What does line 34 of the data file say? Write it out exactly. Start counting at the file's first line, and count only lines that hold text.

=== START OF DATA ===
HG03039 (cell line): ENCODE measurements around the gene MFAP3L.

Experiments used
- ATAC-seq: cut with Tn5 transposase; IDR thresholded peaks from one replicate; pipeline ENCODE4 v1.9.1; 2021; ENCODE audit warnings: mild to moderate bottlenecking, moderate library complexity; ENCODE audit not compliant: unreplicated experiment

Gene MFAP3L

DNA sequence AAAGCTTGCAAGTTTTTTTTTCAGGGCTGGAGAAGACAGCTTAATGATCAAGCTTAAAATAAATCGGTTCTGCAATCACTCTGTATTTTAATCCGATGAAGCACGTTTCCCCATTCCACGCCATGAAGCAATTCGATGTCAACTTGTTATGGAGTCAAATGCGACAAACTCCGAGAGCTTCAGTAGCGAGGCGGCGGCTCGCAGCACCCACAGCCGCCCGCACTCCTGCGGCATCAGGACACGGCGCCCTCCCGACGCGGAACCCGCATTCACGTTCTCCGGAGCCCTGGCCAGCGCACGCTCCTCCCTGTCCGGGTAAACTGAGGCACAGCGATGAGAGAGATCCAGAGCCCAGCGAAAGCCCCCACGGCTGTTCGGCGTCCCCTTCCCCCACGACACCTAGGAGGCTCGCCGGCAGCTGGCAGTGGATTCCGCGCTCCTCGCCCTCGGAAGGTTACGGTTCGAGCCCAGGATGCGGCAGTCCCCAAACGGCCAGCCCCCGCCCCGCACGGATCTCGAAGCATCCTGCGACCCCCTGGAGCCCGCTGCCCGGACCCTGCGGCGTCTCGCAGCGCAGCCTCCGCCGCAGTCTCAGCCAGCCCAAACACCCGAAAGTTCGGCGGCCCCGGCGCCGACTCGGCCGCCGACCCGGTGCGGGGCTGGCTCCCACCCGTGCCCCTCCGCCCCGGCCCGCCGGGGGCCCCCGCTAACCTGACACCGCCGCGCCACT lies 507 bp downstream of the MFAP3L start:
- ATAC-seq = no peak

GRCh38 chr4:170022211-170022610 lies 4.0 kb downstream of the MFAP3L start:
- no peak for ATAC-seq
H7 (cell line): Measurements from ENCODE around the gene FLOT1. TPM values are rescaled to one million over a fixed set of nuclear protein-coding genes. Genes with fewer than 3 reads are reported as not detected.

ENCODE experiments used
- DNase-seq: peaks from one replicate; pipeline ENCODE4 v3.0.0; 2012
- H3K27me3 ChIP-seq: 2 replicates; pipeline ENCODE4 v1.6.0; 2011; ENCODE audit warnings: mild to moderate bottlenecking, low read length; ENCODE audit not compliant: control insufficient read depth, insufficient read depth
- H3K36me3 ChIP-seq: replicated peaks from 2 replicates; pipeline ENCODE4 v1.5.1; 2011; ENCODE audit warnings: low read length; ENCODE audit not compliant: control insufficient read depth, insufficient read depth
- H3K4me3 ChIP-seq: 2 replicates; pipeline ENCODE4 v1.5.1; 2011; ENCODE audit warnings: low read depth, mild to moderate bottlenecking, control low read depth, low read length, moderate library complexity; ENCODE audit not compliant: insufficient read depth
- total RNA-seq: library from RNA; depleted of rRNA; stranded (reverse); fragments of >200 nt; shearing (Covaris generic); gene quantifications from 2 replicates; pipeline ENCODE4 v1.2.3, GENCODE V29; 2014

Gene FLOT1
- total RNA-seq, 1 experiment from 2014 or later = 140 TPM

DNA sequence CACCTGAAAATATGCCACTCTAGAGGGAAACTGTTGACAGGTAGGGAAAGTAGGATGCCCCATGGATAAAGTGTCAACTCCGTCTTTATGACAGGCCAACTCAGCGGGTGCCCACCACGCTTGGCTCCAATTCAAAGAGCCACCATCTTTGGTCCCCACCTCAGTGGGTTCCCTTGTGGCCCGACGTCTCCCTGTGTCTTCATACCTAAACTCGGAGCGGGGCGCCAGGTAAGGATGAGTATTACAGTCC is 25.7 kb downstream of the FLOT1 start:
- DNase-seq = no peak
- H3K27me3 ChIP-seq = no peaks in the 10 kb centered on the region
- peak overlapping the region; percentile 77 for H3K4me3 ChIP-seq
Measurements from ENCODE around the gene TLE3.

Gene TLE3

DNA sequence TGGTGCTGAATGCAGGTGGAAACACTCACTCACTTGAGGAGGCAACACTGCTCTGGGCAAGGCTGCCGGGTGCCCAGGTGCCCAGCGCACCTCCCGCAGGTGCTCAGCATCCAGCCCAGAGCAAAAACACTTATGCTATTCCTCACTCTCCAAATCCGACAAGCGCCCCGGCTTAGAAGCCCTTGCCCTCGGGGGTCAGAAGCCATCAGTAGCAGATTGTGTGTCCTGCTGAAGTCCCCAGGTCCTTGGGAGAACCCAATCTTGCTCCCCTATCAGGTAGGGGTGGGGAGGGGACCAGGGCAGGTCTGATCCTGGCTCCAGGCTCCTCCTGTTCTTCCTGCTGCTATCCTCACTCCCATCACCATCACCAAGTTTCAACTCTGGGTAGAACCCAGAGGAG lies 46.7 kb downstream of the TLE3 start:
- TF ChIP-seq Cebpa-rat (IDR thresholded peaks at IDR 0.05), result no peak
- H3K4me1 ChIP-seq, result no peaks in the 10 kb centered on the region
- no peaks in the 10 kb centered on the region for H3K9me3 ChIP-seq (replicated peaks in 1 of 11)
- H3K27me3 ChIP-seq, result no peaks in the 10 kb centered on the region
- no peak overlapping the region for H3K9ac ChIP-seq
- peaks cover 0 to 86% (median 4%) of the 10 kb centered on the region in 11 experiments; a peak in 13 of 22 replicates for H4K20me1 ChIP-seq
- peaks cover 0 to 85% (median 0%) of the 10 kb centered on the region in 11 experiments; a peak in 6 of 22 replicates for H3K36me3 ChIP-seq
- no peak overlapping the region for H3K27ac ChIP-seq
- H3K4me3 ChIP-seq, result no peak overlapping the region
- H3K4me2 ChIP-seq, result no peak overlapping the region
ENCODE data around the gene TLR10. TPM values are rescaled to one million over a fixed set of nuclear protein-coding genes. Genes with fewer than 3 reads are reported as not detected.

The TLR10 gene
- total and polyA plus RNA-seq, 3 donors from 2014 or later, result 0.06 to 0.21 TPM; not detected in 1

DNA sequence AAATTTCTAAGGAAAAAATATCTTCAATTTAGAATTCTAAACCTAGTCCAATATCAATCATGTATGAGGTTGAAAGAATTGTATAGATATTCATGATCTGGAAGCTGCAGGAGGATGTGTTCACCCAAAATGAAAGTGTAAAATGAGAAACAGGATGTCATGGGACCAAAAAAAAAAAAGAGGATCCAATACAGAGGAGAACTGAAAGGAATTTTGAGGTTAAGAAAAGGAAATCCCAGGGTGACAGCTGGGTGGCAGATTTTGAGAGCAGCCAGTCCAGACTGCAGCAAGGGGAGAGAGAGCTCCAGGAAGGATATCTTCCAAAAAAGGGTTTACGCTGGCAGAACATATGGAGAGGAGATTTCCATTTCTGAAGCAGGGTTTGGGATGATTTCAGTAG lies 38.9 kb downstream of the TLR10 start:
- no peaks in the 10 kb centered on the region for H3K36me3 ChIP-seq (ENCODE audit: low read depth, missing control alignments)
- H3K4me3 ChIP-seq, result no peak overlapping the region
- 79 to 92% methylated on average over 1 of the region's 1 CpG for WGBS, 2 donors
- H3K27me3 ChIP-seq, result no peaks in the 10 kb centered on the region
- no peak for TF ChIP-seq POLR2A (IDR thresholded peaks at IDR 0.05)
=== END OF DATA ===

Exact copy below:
- H3K4me2 ChIP-seq, result no peak overlapping the region